Thomas also argues his point by citing favorably the courts application of the Tenth Amendment as a federalism provision. The Tenth Amendment reads The powers not delegated to the United States by the Constitution, nor prohibited by it to the States, are reserved to the States respectively, or to the people. The Supreme Court has not made this provision binding upon the states, nor could it in any way that made sense. If the states possessed only the powers specifically given them in the Constitution, they would have precious little power. The effect of an amendment designed to empower the states would be turned upon its head to denude the states of their power. Precisely! Professor Thomas might say, And in just the same way, the Establishment Clause existed to protect state religious establishments, so it cannot be turned upon its head to prevent them. To use Justice Thomass exact words, The Federalist logic of the original Establishment Clause poses a special barrier to its mechanical incorporation against the States.

One reason why Thomas reads the Establishment Clause as a federalist provision regards his determination that the Establishment Clause does not purport to protect individual rights as the Free Exercise Clause does. Regarding the Establishment Clause, writes Thomas, the States [rather than individuals] are the particular beneficiaries.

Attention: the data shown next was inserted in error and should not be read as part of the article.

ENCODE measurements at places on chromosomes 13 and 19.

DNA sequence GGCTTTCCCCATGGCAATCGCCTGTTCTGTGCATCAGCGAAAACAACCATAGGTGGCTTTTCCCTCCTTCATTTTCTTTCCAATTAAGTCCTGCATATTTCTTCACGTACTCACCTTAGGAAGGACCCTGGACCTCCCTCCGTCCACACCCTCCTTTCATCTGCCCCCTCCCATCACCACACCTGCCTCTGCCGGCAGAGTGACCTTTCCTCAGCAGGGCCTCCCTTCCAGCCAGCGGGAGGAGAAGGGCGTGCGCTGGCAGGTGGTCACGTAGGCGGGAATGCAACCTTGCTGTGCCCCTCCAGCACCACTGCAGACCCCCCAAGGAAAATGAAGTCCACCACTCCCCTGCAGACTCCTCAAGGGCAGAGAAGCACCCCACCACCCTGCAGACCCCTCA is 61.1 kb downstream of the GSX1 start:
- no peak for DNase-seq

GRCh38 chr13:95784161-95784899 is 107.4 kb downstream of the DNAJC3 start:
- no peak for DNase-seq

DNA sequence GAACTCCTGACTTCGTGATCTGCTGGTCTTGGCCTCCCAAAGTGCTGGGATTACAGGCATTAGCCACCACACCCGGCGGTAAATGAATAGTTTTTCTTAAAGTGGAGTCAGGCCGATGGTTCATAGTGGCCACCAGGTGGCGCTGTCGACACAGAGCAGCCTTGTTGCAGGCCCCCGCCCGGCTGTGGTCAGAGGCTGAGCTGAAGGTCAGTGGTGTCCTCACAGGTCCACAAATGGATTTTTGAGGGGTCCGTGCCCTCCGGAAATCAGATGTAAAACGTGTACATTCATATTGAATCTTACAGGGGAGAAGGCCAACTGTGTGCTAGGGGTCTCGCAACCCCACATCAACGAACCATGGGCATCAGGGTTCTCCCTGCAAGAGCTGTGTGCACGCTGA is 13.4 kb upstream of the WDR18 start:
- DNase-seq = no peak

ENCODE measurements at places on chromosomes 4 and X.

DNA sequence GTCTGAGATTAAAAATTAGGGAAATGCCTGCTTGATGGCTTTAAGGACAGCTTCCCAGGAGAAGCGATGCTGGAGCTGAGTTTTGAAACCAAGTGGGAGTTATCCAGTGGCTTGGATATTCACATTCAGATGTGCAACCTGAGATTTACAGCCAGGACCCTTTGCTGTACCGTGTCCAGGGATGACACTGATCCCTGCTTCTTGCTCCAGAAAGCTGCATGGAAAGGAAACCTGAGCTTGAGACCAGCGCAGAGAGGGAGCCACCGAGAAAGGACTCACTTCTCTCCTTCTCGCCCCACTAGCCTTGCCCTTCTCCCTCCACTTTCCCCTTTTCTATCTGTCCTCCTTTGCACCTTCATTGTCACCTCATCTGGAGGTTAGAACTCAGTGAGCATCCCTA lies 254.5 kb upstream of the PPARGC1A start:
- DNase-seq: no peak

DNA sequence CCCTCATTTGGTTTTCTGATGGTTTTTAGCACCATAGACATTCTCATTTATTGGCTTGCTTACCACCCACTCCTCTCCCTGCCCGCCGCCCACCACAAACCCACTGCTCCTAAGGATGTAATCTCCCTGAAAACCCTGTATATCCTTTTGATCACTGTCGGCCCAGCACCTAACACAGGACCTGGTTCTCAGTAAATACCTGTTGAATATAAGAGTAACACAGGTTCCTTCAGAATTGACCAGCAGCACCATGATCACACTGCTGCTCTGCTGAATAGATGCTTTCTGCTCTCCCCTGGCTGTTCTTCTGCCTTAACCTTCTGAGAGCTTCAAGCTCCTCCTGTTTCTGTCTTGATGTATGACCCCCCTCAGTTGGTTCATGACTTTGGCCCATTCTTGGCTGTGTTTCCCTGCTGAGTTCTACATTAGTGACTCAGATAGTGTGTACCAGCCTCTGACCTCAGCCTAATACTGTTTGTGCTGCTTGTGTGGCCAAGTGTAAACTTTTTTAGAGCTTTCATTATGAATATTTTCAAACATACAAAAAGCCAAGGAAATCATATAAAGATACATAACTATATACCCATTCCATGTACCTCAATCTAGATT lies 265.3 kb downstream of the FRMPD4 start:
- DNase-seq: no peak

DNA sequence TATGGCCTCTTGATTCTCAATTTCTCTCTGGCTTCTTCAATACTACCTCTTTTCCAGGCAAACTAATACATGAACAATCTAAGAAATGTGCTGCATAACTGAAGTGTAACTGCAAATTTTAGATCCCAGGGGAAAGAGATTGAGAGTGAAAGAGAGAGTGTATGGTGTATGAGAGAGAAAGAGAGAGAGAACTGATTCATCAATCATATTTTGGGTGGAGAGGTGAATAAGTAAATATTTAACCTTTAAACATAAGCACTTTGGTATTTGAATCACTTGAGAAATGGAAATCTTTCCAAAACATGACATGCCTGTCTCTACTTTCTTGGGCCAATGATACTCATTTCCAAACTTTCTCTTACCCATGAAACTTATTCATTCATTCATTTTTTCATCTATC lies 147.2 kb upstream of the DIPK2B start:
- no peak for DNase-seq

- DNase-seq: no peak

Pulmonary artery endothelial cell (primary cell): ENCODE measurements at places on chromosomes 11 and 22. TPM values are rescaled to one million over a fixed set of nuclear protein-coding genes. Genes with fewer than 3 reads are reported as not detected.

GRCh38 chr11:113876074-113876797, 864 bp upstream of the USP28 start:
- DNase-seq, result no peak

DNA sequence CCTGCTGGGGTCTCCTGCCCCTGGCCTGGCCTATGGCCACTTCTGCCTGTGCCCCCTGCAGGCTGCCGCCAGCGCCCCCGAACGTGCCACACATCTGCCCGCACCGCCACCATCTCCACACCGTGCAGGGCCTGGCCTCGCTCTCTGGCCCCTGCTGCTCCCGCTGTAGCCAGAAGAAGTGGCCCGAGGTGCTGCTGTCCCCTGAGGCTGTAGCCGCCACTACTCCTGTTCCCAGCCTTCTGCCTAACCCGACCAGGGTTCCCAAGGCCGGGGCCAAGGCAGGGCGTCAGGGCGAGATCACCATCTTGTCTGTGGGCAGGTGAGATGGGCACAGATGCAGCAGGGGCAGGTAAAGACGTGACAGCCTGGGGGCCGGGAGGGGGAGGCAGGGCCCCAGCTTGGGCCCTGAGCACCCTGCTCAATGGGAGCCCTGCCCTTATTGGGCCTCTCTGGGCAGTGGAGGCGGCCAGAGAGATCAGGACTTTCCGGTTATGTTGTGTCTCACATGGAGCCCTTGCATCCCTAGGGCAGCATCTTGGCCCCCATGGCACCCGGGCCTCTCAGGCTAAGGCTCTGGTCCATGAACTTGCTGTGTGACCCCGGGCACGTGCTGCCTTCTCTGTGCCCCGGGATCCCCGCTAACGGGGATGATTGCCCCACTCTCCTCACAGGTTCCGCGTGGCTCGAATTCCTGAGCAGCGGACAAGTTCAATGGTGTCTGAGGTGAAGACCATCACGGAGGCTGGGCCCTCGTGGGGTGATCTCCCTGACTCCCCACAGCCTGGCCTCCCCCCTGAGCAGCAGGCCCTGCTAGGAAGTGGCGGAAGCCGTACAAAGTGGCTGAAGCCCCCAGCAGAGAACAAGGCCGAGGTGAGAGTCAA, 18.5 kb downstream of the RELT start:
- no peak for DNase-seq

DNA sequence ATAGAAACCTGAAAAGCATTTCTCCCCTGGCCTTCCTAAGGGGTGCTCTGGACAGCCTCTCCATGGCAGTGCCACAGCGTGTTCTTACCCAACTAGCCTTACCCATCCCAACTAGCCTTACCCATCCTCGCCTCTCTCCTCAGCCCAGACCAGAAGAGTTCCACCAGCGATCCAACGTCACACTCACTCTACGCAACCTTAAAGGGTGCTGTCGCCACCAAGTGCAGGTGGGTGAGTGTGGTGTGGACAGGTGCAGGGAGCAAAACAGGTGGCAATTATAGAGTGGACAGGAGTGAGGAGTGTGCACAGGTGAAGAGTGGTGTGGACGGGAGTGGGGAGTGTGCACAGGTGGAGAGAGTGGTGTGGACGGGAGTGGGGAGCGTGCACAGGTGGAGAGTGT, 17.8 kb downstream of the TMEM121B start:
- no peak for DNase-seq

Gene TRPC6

At just this point I believe Thomas misreads both history and the implications of law. Whenever a state establishes a religion, it necessarily infringes upon rights to the free exercise of religion. This is true because, among other reasons, faiths are mutually exclusive and the free exercise of one necessarily implies the rejection of others. Consider, for example, the predicament that Queen Elizabeth would face were she to see the light regarding believers baptism. By virtue of Englands religious establishment, she is an Anglicannay, more than that, the head of the Church of England. By virtue of her conscience, however, she would suddenly be a Baptist. The law requires that she either sacrifice her right to the free exercise of her religious faith or sacrifice her right to full participation in her role in the government. The history of the fight for religious disestablishment is precisely the argument that religious establishments are tantamount to prohibitions against the free exercise of religion, creating the category of dissenters and punishing them with second-class citizenship unless they abandon the free exercise of what their consciences dictate with regard to their faiths.

Thomass comparison to the Tenth Amendment is likewise flawed. Application of the Tenth Amendment to the states is nonsensical in a way that application of the Establishment Clause is not. To deny that the states may exercise those powers left to the states is to joust with a tautology. To insist that states, counties (even parishes!), and municipalities may not have religious establishments is so easily conceived that we have been doing so quite nicely for nearly two centuries.